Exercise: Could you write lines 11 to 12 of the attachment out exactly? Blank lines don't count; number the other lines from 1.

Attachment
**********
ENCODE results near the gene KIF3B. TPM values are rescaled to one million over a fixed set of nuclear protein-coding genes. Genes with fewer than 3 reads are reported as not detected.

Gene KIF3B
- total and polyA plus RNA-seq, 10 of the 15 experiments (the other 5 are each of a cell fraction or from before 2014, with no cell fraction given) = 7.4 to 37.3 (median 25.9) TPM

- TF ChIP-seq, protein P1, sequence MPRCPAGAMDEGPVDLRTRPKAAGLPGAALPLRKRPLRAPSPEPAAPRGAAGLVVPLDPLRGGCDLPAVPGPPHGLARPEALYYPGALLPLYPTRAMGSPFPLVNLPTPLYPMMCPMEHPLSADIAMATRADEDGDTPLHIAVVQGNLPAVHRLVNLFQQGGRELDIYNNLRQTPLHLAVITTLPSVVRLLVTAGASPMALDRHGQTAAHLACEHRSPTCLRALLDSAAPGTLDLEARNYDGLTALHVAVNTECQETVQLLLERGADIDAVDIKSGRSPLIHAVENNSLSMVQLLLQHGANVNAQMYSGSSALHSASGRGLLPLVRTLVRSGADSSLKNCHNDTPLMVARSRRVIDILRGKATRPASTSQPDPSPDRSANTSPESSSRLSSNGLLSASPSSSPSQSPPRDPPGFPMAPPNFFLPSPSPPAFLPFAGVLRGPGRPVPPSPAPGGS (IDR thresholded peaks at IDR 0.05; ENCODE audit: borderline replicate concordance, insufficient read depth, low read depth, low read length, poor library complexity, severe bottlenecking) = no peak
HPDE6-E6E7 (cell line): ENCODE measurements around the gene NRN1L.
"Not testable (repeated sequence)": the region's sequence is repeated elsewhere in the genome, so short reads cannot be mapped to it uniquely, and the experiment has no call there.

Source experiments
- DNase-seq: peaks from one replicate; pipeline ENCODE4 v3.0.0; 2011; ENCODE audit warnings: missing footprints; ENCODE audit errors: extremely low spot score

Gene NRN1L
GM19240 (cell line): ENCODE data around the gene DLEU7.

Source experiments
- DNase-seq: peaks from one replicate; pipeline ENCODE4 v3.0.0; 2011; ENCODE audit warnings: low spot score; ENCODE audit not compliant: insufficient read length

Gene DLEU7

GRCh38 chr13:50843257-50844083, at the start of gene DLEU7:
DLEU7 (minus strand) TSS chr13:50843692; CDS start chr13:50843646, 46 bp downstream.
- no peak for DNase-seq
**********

Source experiments
- DNase-seq: peaks from one replicate; pipeline ENCODE4 v3.0.0; 2011; ENCODE audit warnings: low spot score; ENCODE audit not compliant: insufficient read length